Workers’ Comp Hospital Costs Remains High in North Carolina

November 6, 2014

Hospital costs per workers’ compensation claim in North Carolina remained higher than most states in 2012 in the wake of attempts to control their costs, according to a new study by the Workers Compensation Research Institute.

The report, CompScope Medical Benchmarks for North Carolina, 15th Edition, looked at medical costs between 2007 and 2012, a period that includes a 2009 reduction in the state’s hospital fee schedule for outpatient care. It compared results with those of 15 other states.

Overall, North Carolina’s medical payments per claim were typical, but there were differences by provider. Hospital costs per claim were among the highest of states WCRI studied. Non-hospital costs, on the other hand, were slightly lower than the typical state, driven by lower prices paid.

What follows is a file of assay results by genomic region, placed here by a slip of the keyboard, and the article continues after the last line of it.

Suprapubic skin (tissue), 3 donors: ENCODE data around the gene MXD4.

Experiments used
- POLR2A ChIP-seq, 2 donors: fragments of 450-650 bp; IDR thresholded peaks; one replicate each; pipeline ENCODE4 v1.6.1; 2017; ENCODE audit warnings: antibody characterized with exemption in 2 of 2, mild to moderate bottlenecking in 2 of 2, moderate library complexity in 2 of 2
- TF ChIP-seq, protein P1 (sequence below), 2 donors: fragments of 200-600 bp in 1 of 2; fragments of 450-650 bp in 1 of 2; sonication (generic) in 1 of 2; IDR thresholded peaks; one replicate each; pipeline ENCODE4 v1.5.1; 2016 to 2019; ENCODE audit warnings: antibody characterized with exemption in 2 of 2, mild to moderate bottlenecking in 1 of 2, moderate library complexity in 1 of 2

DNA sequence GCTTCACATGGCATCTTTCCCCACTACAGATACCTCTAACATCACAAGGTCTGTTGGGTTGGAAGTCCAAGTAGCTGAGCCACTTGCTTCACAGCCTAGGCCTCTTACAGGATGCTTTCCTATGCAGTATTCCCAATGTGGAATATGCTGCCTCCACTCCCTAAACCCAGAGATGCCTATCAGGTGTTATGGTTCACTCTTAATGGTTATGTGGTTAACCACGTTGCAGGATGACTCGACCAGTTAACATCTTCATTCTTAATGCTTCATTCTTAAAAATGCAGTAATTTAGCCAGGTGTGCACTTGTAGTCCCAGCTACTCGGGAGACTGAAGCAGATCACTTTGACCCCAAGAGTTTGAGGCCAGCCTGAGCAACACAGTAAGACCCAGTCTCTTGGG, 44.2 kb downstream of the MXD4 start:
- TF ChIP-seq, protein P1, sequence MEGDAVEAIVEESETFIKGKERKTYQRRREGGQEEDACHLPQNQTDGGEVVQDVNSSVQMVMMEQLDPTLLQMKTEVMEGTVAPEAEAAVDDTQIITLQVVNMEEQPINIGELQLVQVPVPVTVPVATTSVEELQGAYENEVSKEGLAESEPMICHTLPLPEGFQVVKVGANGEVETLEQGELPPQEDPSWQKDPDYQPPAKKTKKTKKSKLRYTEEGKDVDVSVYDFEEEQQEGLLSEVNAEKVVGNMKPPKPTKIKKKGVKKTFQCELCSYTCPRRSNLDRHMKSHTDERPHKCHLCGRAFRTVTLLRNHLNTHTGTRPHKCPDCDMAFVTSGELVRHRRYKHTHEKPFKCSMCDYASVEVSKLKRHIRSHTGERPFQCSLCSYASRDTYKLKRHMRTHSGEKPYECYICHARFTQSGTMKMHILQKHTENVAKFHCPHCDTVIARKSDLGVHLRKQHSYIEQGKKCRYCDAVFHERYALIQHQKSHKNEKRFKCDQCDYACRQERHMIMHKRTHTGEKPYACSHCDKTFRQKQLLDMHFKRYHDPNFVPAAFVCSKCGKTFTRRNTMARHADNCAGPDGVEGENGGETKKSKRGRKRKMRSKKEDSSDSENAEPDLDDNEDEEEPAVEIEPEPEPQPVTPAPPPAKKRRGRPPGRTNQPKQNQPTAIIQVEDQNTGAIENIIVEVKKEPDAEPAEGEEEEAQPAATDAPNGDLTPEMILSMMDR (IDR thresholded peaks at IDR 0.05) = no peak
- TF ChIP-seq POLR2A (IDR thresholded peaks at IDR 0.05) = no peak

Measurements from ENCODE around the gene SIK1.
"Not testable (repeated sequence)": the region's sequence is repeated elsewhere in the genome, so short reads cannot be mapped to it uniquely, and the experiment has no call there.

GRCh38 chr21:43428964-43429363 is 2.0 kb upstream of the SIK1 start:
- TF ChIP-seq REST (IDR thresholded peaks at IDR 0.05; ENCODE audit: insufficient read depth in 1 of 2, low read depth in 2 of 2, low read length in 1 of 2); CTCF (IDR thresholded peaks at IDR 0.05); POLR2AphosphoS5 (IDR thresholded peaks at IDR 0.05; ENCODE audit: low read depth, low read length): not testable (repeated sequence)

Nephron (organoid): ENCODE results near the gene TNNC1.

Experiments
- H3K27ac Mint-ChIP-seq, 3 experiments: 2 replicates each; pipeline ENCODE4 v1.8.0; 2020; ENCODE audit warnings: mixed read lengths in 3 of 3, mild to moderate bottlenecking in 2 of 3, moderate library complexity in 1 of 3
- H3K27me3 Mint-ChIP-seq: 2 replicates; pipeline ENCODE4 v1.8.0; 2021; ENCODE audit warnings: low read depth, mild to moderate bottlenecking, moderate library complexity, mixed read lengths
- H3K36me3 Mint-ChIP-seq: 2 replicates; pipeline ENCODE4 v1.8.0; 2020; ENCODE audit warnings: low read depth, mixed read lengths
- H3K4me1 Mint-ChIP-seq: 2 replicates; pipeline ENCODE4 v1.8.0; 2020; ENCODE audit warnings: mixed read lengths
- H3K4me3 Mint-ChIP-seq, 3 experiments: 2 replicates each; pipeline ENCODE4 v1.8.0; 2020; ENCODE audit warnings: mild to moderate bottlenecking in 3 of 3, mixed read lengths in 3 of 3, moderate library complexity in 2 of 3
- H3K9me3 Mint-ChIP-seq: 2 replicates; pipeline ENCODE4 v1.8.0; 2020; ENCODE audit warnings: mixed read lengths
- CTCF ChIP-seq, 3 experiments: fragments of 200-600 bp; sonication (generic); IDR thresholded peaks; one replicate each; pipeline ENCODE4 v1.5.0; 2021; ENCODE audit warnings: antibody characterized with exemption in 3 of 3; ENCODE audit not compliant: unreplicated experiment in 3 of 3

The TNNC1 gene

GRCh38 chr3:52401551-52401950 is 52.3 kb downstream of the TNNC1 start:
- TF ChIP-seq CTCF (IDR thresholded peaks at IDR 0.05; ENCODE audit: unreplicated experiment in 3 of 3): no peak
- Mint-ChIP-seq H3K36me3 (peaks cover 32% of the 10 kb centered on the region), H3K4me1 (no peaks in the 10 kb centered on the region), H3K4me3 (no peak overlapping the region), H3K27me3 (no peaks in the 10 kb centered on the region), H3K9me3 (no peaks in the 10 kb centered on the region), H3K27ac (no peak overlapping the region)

NC Compscope Med Benchmarks 15 ed.

The state tackled the issue of hospital costs in 2009 by reducing the hospital outpatient reimbursement rate. For most hospitals, the reimbursement rate fell to 79 percent of charges, down from 95 percent. Other WCRI research cited in the CompScope report indicates states with no fee schedule or, like North Carolina, with a charge-based schedule, had higher hospital outpatient costs per surgical episode than states with fixed fee schedules.

The state enacted more changes in 2013, freezing charges for inpatient and outpatient services, then cutting rates between 10 percent and 15 percent. Further, legislation passed in 2013 required hospital reimbursement to be based on methodologies used by Medicare, but no changes have been enacted yet.

WCRI’s study takes place mainly before the 2013 changes to hospital reimbursement could have had any effect. Researchers stated they observed an increase in prices paid for office visits and physical medicine services in 2013, following fee schedule changes which took effect January 1, 2013.

Over time, though, medical payments per claim in North Carolina changed little from 2009 to 2012, as the number of visits per claim and the price paid for nonhospital care changed little.

For more information about this study or to purchase a copy, visit

Source: Workers Compensation Research Institute

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